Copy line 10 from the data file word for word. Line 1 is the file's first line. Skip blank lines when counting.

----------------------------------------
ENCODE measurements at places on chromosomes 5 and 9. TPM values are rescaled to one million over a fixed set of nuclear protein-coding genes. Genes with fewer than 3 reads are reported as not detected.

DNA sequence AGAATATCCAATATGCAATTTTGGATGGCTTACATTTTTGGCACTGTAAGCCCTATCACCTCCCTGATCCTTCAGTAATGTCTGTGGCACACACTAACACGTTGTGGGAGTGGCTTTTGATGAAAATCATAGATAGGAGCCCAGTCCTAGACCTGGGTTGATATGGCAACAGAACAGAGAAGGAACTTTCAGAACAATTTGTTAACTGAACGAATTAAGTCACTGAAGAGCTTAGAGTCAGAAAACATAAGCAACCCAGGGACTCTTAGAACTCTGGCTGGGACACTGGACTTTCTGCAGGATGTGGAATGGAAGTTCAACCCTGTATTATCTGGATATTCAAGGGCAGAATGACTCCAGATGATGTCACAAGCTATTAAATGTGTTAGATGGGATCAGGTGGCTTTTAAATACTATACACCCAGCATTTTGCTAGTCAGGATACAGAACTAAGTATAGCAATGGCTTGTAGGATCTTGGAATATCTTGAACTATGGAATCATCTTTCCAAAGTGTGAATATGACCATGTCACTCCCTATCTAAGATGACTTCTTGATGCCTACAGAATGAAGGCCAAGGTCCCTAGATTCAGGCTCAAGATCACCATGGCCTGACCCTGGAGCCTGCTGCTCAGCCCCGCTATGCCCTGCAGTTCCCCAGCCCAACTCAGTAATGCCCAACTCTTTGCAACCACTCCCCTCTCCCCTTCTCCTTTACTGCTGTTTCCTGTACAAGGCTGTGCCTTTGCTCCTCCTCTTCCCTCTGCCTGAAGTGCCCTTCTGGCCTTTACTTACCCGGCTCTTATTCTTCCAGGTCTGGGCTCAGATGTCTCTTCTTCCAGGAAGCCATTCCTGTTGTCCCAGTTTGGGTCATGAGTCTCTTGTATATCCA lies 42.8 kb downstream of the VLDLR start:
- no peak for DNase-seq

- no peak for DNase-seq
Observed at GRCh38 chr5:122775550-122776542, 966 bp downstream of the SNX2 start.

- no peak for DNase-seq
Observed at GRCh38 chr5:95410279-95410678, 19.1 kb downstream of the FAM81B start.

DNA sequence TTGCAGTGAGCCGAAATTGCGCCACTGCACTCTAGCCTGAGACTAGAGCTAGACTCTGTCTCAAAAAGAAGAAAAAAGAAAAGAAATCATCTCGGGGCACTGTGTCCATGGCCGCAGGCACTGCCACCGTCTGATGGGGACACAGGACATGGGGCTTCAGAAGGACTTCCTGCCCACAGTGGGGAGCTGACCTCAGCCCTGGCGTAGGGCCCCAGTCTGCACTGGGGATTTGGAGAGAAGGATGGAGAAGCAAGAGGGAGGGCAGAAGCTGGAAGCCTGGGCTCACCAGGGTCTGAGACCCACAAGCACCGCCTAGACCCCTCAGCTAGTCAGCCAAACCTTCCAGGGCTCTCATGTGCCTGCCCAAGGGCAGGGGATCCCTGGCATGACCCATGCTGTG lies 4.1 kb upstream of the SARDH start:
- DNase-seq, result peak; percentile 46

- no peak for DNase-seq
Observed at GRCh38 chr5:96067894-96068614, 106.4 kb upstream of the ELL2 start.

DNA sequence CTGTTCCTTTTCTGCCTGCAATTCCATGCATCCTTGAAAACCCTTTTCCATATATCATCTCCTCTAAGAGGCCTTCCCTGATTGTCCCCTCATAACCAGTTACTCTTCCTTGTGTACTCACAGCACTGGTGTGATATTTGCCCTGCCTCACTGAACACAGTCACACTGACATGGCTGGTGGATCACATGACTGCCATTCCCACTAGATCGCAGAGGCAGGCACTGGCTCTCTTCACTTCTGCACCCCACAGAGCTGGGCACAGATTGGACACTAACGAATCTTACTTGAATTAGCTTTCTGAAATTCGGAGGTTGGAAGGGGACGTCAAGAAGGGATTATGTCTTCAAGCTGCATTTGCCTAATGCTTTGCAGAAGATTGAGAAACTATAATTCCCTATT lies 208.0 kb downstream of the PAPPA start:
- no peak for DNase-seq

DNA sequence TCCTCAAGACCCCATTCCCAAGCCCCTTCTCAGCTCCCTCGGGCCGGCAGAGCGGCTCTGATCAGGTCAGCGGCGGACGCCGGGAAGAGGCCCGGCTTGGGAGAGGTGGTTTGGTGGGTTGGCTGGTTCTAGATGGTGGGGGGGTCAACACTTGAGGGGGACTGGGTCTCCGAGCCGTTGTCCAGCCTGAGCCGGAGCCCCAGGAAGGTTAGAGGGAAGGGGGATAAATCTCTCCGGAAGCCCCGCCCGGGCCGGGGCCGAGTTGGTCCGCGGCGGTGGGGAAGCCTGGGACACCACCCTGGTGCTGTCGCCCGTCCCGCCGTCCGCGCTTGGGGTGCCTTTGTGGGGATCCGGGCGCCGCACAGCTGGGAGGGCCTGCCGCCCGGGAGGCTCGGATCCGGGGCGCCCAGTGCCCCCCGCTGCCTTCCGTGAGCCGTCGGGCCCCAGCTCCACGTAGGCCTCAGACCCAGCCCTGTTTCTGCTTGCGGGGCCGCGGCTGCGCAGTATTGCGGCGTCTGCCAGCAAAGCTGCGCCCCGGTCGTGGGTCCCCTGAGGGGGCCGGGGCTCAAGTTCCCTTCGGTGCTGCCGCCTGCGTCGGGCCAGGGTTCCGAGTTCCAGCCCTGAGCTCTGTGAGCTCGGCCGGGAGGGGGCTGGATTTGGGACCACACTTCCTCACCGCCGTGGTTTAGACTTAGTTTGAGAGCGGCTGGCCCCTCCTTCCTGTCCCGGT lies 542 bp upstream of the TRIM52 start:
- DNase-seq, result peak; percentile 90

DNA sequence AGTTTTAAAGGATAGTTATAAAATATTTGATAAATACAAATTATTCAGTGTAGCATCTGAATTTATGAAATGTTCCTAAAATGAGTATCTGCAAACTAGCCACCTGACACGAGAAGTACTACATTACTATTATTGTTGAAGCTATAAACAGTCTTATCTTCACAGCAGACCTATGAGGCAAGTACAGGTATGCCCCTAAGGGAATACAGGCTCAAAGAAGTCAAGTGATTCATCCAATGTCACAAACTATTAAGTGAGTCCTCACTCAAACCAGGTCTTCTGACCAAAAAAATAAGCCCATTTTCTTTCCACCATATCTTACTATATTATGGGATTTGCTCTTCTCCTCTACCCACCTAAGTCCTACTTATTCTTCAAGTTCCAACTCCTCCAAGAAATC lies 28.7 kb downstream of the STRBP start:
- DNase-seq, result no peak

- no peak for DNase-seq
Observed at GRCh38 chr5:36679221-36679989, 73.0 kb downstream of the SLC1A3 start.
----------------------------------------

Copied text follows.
- no peak for DNase-seq